what? bread?

a blog about making bread at home

Archive for the month “November, 2013”

Christmas cake and a word about marzipan

I realised that I hadn’t blogged the making of a Christmas Cake. This year’s trendy thing to do apparently as sales of dried fruit and other cake ingredients have risen by over 30% compared to last year, according to The Times (but you’ll need a subscription to read the rest). Now this could mean several things – we’re not just making Christmas cakes and puddings, we’re making all sorts of lovely things packed with sultanas, raisins and currants, cherries, peel and nuts. It may also mean that the stores have over-ordered their own Christmas offerings and there will be lots of cut-price goodies on Boxing Day, so if you’re not making your own, hang on for a post-Christmas blitz, but don’t blame me if I’m wrong.

I must say there are few things I like more than good fruit cake. However, at this time of year it is all to easy to end up with everything tasting of dried fruit and spices so sometimes it is good to go outside the box. So I will be making Panettone and probably stollen just to keep us going until the big day. There’s a great Dan Lepard recipe for stollen which I also don’t seem to have blogged about yet, so maybe next week for that one.

You can find all sorts of recipes on the web from all the celebrity bakers, and they’ll all be just slightly different, also they’ll be telling you “you should have made your cake a month ago”. Does it really make a difference whose recipe you follow and how long you leave it to sit? Personally I don’t think so. I’m not that keen on treacle in cake recipes or filling them up with alcohol so I’m here now with my split-at-the-spine copy of the National Trust Christmas and Festive Day Recipes, another copy of which I may have to put in my trolley next time I’m on Amazon, as it has suffered. For a good read about historic Christmas cakes you could do worse than read Ivan Day’s blog and course where he talks about yeast-leavened plum cakes.

I reduce a 6 egg recipe down to 4 eggs and proportion all the ingredients likewise, as while we like the cake, if it hangs around the house much past Twelfth Night I find it’s gone a bit dry. Absolutely nothing tricky in here: sultanas, currants, raisins, cherries, peel, some orange juice, butter, soft brown sugar, eggs, plain flower, salt, baking powder, mixed spice, nutmeg, cinnamon, almonds, lemon juice, brandy/rum or sherry and vanilla/almond or ratafia essence. Some pictures below as I went along and one of the finished article.

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It won’t be getting decorated until much nearer the date, but I do also like to try and remember to make my own marzipan, as along with how shops treat dates at Christmas, I can’t be doing with the added stickiness of the syrup that shop-bought brands contain. The above-mentioned book also includes a recipe for almond paste which features ground almonds, caster sugar, icing sugar, egg, lemon juice, brandy or sherry, vanilla essence, almond essence and orange-flower or rose water. The finished mix my be a little more gritty than shop bought, and the cake does benefit from leaving for a week wrapped in paper before icing, so is not a last-minute thing, but most importantly, does not stick to the teeth!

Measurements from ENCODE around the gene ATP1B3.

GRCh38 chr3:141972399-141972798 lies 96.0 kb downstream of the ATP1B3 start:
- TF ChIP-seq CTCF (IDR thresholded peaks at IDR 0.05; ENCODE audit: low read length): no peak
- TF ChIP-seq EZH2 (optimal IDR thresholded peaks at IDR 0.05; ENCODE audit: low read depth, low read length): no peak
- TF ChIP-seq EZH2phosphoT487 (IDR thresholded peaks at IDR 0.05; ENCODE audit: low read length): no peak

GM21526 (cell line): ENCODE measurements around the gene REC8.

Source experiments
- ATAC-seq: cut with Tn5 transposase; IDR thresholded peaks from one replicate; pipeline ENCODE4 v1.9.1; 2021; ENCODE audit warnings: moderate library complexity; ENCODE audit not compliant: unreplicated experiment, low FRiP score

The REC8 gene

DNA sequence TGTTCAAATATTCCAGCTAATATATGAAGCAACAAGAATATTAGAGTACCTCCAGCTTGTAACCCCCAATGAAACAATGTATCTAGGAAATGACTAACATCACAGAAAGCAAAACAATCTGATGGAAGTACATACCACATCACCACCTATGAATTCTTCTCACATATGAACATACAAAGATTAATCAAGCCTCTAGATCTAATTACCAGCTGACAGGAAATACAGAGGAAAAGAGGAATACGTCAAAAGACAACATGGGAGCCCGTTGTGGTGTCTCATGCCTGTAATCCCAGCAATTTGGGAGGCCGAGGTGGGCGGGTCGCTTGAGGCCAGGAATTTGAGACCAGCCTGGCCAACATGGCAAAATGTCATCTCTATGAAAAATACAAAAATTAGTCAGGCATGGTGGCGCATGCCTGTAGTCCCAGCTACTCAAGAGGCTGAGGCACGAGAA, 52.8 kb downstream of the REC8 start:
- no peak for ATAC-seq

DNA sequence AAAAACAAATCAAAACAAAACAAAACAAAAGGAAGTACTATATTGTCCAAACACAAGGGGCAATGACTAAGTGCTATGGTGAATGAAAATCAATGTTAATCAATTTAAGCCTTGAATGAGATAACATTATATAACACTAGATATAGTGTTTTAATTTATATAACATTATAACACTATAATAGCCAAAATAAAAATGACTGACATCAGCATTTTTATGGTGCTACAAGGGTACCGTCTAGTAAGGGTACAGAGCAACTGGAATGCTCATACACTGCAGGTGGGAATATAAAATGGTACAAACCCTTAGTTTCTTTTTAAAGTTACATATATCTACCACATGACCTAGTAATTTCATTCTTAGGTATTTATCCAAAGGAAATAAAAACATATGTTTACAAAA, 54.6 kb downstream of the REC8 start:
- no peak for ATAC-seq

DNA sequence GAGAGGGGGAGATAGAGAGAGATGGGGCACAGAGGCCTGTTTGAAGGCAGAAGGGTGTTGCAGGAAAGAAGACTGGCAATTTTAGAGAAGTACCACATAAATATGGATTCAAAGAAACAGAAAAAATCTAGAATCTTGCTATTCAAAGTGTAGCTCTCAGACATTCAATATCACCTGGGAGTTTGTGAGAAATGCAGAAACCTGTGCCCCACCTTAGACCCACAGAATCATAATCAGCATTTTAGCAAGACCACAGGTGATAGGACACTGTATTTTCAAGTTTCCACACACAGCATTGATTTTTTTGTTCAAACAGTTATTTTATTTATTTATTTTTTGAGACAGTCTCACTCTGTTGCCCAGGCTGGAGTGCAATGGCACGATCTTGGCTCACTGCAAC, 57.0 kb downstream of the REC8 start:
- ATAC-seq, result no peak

And here’s the finished article. Maybe a bit on the blue side, but my son said it was awesome, so who am I to argue?

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Chocolate orange cake

I asked my son what kind of cake he’d like and he replied “chocolate and orange” so using Dan Lepard’s brown sugar chocolate cake recipe from Short and Sweet, which is mostly like this one from the Guardian, plus the zest of an orange in the mixture, and a quick topping using the juice of half the orange plus some icing sugar and butter and a quick waft of cocoa powder, here’s a giant cupcake. Using a 20cm cake tin liner in a tin which is a bit bigger means the liner gets nice and full, the recipe gets room to spread and the result is lighter than making it in a loaf tin.

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Stamped cookies

Making biscuits with patterns on top is an ancient art. There’s a lovely blog about it from Ivan Day, who owns some beautiful historic biscuit stamps. Me, I bought one in M&S last week. I’m stuck at home with a sprained ankle this morning so I thought I’d try it out with the Hairy Bikers Cardamom and Lemon cookies. I only made half a batch as I didn’t have enough almonds, and I had to plump up the portions to 30g pieces to make the stamp work. I weighed the pieces, rolled them into balls and pressed them flat with my hand before using the stamp. The stamp is probably a bit too ornate and I had to use plain flour to coat it before stamping out the cookies.

Now I have something to eat with my morning coffee. Before and after pictures below.

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